JANUARY 21, 1938:  Survivors of an age when people rode to church in vehicles propelled by horse power instead of the gasoline engine, the church sheds at Sebewa Center Methodist Church have outlived their usefulness and are to go on the auction block next Friday at the premises. 

While some big city factories have been shut down, the Ypsilanti Reed Furniture Company branch at Portland has been giving extra work to those employed in the finishing room. 

JANUARY 22, 1908:  Oscar Derby, formerly of the hardware firm of Kennedy & Derby, has purchased William Ryan’s bakery.  Arthur Bailey will remain with him as baker. 

Elmer Bell has gone to Grand Rapids to assist in looking after Portland’s Varity-Caswell lines of furniture at the show. 

The banking business long conducted under the firm name of John A. Webber & Son has become the Webber State Savings Bank.  Mrs. Mary E. Webber is president.  (Lorenzo Webber Sr was the oldest brother of Arzo, George W., Samuel W., Oscar, and Andrew J. Webber, who were involved in the banking business in Ionia and Lyons.  Lorenzo Sr was about retirement age when the brothers came to Ionia County, so his bank was first organized in 1870 as Lorenzo Webber & Son, then after Lorenzo Sr died in 1884, it became John A Webber & Son until 1891, when Lorenzo Webber Jr joined the firm and it became John A. Webber & Son. 

JUNE 30, 1929:  It has been necessary to revise the Sunday program at Electric Park, owing to the fact that Sunday dancing is not permitted in Ionia County.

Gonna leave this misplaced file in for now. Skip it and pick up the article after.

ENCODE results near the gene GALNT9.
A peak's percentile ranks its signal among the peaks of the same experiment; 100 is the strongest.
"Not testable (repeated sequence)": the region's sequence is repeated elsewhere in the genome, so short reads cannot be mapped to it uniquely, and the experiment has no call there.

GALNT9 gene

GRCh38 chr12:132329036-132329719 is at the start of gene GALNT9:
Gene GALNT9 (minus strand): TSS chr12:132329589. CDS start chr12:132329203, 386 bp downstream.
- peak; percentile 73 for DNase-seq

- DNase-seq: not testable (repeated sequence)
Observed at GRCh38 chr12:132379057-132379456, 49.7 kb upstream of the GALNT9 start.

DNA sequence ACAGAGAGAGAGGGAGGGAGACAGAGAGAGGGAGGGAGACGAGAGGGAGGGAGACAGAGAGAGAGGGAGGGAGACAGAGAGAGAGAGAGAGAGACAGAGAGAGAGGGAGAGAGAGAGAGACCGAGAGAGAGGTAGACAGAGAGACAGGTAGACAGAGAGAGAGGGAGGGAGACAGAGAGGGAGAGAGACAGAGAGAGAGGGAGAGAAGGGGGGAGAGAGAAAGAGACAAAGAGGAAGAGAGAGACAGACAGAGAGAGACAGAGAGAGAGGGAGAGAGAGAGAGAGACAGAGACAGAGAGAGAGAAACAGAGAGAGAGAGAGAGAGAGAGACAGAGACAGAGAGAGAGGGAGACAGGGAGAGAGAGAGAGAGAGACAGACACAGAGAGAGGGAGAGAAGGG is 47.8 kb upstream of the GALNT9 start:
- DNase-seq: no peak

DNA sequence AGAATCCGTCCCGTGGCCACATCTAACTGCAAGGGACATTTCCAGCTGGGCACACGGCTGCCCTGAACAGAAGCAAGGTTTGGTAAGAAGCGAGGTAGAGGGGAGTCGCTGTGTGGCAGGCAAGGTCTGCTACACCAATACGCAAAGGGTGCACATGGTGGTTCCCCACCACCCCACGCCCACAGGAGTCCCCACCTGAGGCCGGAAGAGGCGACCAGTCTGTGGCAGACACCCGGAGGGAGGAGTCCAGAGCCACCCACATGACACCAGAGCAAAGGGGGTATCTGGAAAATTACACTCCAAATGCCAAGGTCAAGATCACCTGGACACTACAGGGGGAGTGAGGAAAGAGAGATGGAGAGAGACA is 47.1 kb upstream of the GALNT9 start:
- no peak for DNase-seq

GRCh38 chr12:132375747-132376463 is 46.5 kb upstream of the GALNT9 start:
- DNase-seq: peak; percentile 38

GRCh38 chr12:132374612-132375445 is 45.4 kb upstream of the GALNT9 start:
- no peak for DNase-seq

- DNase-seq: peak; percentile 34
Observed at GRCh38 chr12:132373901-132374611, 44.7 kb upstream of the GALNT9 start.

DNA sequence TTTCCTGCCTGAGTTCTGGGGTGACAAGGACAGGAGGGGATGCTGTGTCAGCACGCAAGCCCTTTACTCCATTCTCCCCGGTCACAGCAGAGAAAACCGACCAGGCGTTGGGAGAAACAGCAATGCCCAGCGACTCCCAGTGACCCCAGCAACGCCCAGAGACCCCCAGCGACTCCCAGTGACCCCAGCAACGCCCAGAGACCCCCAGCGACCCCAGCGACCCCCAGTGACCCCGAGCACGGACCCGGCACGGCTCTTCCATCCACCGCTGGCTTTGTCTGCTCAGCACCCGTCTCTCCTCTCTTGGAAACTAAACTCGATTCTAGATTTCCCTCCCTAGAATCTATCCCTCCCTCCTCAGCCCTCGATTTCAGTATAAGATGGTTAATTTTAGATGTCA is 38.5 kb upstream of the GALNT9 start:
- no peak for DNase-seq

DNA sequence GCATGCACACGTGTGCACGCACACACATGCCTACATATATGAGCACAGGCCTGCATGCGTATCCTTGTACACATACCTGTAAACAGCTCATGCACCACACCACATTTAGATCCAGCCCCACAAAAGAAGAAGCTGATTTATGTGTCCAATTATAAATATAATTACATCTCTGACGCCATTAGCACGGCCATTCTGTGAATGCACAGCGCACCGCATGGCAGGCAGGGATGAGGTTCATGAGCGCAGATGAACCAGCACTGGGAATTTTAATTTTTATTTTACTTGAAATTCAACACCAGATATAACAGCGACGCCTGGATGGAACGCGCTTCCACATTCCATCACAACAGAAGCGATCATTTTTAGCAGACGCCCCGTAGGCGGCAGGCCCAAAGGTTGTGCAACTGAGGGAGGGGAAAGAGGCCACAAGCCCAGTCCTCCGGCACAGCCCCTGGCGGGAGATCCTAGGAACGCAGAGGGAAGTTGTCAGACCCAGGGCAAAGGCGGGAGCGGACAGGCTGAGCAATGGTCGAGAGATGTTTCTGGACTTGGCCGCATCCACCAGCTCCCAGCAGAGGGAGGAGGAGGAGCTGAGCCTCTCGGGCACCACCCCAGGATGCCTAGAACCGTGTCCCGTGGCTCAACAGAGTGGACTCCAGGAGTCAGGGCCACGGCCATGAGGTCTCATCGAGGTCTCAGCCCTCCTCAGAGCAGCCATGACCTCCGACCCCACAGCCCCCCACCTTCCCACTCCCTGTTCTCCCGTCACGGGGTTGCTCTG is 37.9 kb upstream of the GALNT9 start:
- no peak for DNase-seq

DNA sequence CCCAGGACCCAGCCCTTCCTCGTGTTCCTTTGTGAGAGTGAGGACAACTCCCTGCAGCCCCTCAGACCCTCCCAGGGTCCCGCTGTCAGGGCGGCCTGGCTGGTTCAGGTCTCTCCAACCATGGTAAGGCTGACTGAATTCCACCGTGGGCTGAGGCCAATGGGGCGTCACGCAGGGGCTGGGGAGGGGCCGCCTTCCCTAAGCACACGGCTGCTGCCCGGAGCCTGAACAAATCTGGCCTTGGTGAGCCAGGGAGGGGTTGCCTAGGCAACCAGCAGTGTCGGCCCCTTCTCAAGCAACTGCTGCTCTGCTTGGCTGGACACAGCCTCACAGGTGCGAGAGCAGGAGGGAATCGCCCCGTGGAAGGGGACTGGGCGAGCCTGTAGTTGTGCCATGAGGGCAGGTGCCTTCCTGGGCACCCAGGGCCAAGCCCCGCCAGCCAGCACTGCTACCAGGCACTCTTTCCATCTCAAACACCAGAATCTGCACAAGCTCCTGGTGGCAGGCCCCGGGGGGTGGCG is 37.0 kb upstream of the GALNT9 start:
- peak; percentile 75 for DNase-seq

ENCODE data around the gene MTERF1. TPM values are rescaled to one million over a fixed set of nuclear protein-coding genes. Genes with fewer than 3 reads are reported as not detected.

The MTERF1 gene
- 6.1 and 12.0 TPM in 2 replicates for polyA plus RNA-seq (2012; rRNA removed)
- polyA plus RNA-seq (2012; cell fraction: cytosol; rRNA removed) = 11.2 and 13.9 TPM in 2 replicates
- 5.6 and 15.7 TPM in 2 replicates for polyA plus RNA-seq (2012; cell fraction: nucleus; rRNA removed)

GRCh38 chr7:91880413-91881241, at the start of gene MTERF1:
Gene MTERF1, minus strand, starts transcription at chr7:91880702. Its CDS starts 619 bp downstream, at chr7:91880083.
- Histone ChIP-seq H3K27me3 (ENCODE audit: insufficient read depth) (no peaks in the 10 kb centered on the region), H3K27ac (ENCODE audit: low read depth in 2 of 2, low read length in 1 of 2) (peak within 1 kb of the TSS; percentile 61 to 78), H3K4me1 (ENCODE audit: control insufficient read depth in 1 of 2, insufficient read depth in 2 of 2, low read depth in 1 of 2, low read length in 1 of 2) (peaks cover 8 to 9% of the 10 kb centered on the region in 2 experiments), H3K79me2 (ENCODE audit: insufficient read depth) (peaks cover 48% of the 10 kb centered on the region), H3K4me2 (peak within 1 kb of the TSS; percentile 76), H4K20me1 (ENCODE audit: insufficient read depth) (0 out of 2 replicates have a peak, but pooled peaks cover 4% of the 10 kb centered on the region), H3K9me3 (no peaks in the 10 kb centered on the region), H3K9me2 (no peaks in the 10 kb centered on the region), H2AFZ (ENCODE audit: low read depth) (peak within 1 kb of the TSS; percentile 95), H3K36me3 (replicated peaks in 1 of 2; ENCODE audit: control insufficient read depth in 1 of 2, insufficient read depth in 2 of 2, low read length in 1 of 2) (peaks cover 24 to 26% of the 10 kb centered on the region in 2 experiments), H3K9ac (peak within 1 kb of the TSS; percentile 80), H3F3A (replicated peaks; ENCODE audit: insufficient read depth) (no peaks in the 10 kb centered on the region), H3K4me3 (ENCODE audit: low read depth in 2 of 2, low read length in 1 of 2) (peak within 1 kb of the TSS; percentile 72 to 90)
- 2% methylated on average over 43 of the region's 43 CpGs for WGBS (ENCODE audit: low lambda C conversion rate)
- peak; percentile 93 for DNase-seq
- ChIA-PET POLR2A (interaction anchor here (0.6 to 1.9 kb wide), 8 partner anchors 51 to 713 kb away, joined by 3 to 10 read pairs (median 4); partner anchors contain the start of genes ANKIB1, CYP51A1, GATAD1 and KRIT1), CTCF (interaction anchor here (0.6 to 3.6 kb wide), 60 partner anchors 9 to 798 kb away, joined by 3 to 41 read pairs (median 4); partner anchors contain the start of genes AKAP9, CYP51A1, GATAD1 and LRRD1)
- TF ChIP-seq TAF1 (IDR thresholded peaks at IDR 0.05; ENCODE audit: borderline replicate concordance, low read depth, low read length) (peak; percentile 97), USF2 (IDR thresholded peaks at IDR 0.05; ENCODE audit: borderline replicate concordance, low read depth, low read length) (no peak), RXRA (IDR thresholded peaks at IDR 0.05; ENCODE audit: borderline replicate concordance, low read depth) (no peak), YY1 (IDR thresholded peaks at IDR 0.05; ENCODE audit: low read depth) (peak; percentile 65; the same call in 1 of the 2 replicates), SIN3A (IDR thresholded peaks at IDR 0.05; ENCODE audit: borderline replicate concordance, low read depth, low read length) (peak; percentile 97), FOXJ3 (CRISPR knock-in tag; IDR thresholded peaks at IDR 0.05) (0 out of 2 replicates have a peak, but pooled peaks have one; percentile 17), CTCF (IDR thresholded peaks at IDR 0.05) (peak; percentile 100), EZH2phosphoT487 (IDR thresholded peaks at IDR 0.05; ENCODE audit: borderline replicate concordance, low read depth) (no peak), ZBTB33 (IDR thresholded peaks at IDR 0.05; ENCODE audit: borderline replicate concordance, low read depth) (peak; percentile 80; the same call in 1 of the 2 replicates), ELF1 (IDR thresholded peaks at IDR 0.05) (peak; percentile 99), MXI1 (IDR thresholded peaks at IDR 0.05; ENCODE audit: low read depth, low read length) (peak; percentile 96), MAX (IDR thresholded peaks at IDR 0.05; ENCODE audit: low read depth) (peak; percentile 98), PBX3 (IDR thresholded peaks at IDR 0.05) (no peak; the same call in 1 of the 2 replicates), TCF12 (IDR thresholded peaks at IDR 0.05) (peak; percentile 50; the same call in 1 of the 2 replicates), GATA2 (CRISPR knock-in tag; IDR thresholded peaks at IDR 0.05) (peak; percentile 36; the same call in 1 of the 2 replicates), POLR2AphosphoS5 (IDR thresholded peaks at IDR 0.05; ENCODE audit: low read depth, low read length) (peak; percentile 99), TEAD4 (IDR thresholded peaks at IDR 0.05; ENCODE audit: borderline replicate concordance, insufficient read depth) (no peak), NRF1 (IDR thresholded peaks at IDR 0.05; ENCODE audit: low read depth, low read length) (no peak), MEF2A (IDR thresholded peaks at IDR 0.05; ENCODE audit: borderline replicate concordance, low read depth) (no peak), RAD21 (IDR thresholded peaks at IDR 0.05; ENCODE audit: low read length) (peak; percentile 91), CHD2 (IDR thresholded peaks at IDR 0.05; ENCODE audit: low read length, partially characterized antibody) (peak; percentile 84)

JUNE 30, 1909:  Ted Wilson last week shipped 950 head of sheep & lambs to McBain, where he has rented 750 acres of land for the summer.  (We have to wonder about the fences around 750 acres of land, to keep the sheep in and the stray dogs, wolves and coyotes out.) 

JUNE 30, 1949:  Records of the Wabanah Engine and Hose Company of the Village of Portland, Michigan.  First entry was June 12, 1876.   First big fire listed was destruction of Exchange Hotel located on the west side of Grand River.  It burned in the night, December 31, 1878.  Another bad fire occurred in January, 1879, when the stores of Jason D. Woodbury, W. W. Bogue and the A. Knox residence were destroyed.  (These store buildings were located where Harry High’s Bakery and John Knox house.  A. McClelland & Son later replaced them in brick buildings.  The A. Knox house was just south of McClelland’s, where Jackson’s Buick, Dakes Grocery and B. & W. Auto Parts had a turn and it’s now part of parking lot.)  In January, 1880, several industries along the old mill race on the west side of the Grand River were destroyed in a single blaze.  Griffin & Campbell Sash and Blind factory was one.  Others included a school seat factory and Hunter Ax Co.  In those days wooden water mains had been laid from Newman & Rice Mill to the business section of town.  A steam pump provided pressure.  The flour mill itself was destroyed February 9, 1893.  Then John A. Webber & Son Bank and W. P. Culver Hardware next door, all fires in Jan. & Feb.

From:  Grayden D. Slowins, Editor; THE SEBEWA RECOLLECTOR, 702 Clark Crossing, SE, Grand Rapids, MI  49506-3300.


Last update January 17, 2013